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COMPANIES WITHIN COMPANIES:
Corporate Divisions Gain Greater AutonomyApril 25, 1997
A growing number of large corporations are creating nearly independent companies within themselves. These quasi-companies have even greater autonomy than corporate divisions that keep separate books. The "in-house company" system has been designed to boost management efficiency through speedier decision-making and more clearly defined chain of command. With the ban on holding companies expected to be lifted next spring, a number of large firms have announced plans to turn all their divisions into in-house "subsidiaries."
Independent Personnel Policies
These in-house subsidiaries have all the trappings of independent firms: their own presidents, capital stock, financial statements, and distinct management strategies. They frequently have a strict mandate to achieve return-on-equity and other targets. A leading manufacturer of electronic equipment first introduced this system three years ago, and since then great interest in it has been expressed, particularly by larger firms.
Companies that have adopted this approach have generally maintained uniform hiring practices and base pay, and often there is still a single management position during negotiations for wage hikes and other issues. But recently, some corporations have begun doing away with even these vestiges of single management.
For instance, a leading trading house that adopted this system in April 1997 will have its in-house subsidiaries hire college graduates separately. It plans to recruit around 120 new employees; half of them will be hired by its subsidiary firms, who will be left to make all decisions on personnel transfers and promotions on their own.
The aim is to tailor work forces to more specialized tasks and to heighten the in-house firms' self-sufficiency.
A glass manufacturer that also introduced this system in April is allowing its subsidiary firms to do all the hiring by themselves. From the accounting period beginning in March 1999, moreover, it will release quarterly statements for each in-house firm, with twice-annual bonuses (comprising a sizable portion of full-time employees' annual pay) being partially linked to the performance of the particular unit the employee works for.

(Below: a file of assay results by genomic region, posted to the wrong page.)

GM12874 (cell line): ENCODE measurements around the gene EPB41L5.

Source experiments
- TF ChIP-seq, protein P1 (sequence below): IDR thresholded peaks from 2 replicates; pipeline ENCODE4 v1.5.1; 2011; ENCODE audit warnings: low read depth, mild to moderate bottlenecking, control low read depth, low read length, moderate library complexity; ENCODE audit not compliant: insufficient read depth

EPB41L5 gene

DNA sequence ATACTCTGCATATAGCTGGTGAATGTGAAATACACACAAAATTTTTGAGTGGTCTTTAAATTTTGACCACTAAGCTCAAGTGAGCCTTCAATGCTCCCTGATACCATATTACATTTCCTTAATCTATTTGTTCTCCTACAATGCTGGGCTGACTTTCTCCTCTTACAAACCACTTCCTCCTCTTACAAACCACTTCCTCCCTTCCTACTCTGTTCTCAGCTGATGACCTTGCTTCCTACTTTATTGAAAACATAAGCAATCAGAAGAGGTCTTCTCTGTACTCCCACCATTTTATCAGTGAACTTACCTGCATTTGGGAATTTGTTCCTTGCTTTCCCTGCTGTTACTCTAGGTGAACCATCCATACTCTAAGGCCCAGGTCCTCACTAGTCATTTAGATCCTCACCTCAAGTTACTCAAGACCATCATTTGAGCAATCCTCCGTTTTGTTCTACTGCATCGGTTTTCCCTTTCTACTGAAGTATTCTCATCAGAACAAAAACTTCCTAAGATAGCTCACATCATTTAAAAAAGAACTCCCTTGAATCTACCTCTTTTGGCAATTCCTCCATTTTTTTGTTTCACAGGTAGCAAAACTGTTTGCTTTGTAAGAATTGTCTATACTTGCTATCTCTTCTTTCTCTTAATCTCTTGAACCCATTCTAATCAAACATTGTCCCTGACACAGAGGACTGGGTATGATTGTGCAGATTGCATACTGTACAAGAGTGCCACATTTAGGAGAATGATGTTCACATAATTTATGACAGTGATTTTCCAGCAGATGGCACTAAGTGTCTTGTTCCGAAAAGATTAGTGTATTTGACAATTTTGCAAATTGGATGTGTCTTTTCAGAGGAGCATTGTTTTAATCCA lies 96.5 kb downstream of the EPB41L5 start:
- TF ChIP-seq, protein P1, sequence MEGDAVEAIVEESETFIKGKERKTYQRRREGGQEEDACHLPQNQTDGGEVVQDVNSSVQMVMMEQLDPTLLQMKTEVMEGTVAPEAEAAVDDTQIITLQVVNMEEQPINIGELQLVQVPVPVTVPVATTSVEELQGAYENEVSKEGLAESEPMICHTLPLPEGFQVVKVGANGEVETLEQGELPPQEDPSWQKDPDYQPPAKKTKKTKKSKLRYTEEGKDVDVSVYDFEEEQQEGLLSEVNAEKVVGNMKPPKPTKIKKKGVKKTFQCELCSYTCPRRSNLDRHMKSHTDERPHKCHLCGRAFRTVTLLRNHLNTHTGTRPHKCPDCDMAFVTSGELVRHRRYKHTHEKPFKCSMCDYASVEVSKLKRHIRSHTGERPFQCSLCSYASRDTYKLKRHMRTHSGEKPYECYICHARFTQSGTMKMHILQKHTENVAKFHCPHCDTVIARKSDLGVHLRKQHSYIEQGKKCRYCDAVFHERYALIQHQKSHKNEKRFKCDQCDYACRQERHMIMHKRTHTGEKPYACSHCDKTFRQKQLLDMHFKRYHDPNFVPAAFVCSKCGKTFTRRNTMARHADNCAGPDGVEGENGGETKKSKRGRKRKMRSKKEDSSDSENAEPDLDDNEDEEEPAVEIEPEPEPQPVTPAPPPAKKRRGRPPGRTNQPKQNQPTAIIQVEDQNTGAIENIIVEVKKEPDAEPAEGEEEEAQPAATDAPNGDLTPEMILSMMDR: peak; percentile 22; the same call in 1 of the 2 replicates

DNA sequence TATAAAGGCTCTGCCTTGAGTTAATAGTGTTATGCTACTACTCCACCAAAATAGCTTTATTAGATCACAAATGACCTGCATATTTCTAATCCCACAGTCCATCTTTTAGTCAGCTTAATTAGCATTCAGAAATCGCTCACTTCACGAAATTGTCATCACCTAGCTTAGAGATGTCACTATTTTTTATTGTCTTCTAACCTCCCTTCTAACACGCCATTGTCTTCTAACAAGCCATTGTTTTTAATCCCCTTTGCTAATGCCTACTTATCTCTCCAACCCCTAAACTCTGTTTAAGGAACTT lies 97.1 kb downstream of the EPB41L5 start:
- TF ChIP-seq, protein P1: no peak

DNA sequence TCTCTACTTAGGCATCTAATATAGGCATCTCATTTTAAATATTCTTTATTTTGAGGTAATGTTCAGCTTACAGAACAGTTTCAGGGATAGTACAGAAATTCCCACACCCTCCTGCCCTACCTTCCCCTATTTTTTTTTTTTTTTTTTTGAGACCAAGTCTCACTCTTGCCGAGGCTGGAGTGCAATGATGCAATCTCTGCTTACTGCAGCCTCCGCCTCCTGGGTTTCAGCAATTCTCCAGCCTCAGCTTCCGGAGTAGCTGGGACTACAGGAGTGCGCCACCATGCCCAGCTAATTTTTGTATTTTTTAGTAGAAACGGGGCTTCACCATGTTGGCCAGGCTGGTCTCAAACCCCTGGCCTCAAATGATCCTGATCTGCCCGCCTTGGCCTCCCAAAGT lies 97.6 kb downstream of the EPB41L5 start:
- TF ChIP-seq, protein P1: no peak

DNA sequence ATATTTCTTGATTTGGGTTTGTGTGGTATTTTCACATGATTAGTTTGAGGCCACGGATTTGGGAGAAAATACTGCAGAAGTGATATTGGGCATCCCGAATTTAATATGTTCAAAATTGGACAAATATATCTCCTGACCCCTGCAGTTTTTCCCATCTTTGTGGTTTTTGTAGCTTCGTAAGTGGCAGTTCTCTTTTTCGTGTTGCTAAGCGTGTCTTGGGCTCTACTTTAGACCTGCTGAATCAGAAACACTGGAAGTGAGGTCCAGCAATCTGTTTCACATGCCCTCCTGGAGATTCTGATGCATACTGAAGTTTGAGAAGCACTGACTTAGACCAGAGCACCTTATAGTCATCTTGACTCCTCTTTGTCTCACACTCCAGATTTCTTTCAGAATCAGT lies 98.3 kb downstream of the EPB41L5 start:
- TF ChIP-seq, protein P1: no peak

A major supermarket chain that turned its nine divisions into subsidiaries in February 1996 will have each handle wage hike negotiations separately starting next spring. "It's only fair and reasonable for salaries to reflect the actual performance of each in-house company," a spokesperson for the retailing chain said.
Enhancing Management Efficiency
Most large companies already have a system whereby divisional financial figures are reported separately. Recently, though, corporations have been getting bigger and more diversified. They now require different policies to adequately address the needs of the divergent markets they serve in such areas as style of operation, personnel administration, wage scales, and distribution of resources.
Thus the divisional approach has been taken one step further, engendering a more strategic setup with autonomous corporate units featuring the authority and speedy decision-making characteristic of independent companies. Often, these in-house companies are built around a distinct line of business, but some spin-off firms are being created to oversee just a single product line, marketing area, or function such as product development, manufacturing, or marketing.
In the United States, which does not have a ban on holding companies, most subsidiary companies are tied to their parent firm solely through financial investment. If a revision to the Antimonopoly Law currently being debated in the National Diet is passed, the ban in Japan will also be lifted, and bona fide holding companies will probably proliferate. This will mean not only the splitting up of large corporations into smaller, independent firms but also a grouping together and integration of unrelated companies through acquisitions by holding companies.
With corporate management becoming increasingly fluid, personnel policies are likely to give even greater emphasis to personal ability, and new forms of labor-management relations should arise. And a growing number of workers will be more willing to change employers in mid-career or to set up companies of their own. This will further erode such traditional Japanese management practices as seniority-based pay and promotions, lifetime employment, and company-based unions.
Edited by Japan Echo Inc. based on domestic Japanese news sources. Articles presented here are offered for reference purposes and do not necessarily represent the policy or views of the Japanese Government.